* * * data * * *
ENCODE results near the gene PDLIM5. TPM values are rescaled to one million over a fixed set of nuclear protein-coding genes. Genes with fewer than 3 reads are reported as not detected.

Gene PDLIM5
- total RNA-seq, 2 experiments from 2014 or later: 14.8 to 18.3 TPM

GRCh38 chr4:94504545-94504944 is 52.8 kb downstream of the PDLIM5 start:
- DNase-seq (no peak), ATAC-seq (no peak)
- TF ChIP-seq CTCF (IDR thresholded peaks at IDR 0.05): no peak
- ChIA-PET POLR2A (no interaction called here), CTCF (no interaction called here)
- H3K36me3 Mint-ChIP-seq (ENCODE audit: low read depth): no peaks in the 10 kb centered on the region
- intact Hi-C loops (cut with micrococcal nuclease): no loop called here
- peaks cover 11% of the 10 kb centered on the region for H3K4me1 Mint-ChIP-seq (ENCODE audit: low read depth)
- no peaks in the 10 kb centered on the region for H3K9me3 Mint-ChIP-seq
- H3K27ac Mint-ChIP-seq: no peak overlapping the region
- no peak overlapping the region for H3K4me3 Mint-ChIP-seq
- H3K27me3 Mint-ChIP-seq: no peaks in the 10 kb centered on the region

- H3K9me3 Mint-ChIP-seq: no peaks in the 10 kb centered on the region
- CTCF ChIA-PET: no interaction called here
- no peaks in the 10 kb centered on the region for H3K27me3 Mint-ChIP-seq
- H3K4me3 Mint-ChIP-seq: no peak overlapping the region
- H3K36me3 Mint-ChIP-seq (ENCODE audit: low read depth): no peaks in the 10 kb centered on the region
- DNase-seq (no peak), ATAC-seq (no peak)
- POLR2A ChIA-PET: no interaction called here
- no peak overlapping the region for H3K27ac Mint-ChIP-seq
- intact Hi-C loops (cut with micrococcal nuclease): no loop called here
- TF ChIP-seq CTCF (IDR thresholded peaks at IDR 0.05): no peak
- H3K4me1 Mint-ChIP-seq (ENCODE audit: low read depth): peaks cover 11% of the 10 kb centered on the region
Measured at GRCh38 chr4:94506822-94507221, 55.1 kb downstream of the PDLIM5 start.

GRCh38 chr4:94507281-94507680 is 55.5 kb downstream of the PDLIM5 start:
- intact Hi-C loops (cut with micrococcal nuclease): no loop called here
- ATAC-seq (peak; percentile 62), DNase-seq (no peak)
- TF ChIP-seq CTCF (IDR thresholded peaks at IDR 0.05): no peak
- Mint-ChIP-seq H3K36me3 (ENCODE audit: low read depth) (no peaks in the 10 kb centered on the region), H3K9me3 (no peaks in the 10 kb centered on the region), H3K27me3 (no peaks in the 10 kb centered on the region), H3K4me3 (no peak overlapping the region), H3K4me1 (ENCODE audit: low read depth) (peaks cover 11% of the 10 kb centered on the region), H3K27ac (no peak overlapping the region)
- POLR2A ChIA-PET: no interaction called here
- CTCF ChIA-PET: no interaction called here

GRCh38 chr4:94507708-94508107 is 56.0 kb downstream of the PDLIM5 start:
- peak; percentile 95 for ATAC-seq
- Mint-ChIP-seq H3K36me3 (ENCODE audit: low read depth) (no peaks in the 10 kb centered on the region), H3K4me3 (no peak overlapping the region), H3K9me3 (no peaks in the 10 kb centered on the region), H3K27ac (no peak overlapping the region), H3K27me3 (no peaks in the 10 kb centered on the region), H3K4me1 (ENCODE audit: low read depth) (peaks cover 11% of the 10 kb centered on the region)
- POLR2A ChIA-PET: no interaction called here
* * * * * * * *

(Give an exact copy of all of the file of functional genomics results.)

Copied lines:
ENCODE results near the gene PDLIM5. TPM values are rescaled to one million over a fixed set of nuclear protein-coding genes. Genes with fewer than 3 reads are reported as not detected.

Gene PDLIM5
- total RNA-seq, 2 experiments from 2014 or later: 14.8 to 18.3 TPM

GRCh38 chr4:94504545-94504944 is 52.8 kb downstream of the PDLIM5 start:
- DNase-seq (no peak), ATAC-seq (no peak)
- TF ChIP-seq CTCF (IDR thresholded peaks at IDR 0.05): no peak
- ChIA-PET POLR2A (no interaction called here), CTCF (no interaction called here)
- H3K36me3 Mint-ChIP-seq (ENCODE audit: low read depth): no peaks in the 10 kb centered on the region
- intact Hi-C loops (cut with micrococcal nuclease): no loop called here
- peaks cover 11% of the 10 kb centered on the region for H3K4me1 Mint-ChIP-seq (ENCODE audit: low read depth)
- no peaks in the 10 kb centered on the region for H3K9me3 Mint-ChIP-seq
- H3K27ac Mint-ChIP-seq: no peak overlapping the region
- no peak overlapping the region for H3K4me3 Mint-ChIP-seq
- H3K27me3 Mint-ChIP-seq: no peaks in the 10 kb centered on the region

- H3K9me3 Mint-ChIP-seq: no peaks in the 10 kb centered on the region
- CTCF ChIA-PET: no interaction called here
- no peaks in the 10 kb centered on the region for H3K27me3 Mint-ChIP-seq
- H3K4me3 Mint-ChIP-seq: no peak overlapping the region
- H3K36me3 Mint-ChIP-seq (ENCODE audit: low read depth): no peaks in the 10 kb centered on the region
- DNase-seq (no peak), ATAC-seq (no peak)
- POLR2A ChIA-PET: no interaction called here
- no peak overlapping the region for H3K27ac Mint-ChIP-seq
- intact Hi-C loops (cut with micrococcal nuclease): no loop called here
- TF ChIP-seq CTCF (IDR thresholded peaks at IDR 0.05): no peak
- H3K4me1 Mint-ChIP-seq (ENCODE audit: low read depth): peaks cover 11% of the 10 kb centered on the region
Measured at GRCh38 chr4:94506822-94507221, 55.1 kb downstream of the PDLIM5 start.

GRCh38 chr4:94507281-94507680 is 55.5 kb downstream of the PDLIM5 start:
- intact Hi-C loops (cut with micrococcal nuclease): no loop called here
- ATAC-seq (peak; percentile 62), DNase-seq (no peak)
- TF ChIP-seq CTCF (IDR thresholded peaks at IDR 0.05): no peak
- Mint-ChIP-seq H3K36me3 (ENCODE audit: low read depth) (no peaks in the 10 kb centered on the region), H3K9me3 (no peaks in the 10 kb centered on the region), H3K27me3 (no peaks in the 10 kb centered on the region), H3K4me3 (no peak overlapping the region), H3K4me1 (ENCODE audit: low read depth) (peaks cover 11% of the 10 kb centered on the region), H3K27ac (no peak overlapping the region)
- POLR2A ChIA-PET: no interaction called here
- CTCF ChIA-PET: no interaction called here

GRCh38 chr4:94507708-94508107 is 56.0 kb downstream of the PDLIM5 start:
- peak; percentile 95 for ATAC-seq
- Mint-ChIP-seq H3K36me3 (ENCODE audit: low read depth) (no peaks in the 10 kb centered on the region), H3K4me3 (no peak overlapping the region), H3K9me3 (no peaks in the 10 kb centered on the region), H3K27ac (no peak overlapping the region), H3K27me3 (no peaks in the 10 kb centered on the region), H3K4me1 (ENCODE audit: low read depth) (peaks cover 11% of the 10 kb centered on the region)
- POLR2A ChIA-PET: no interaction called here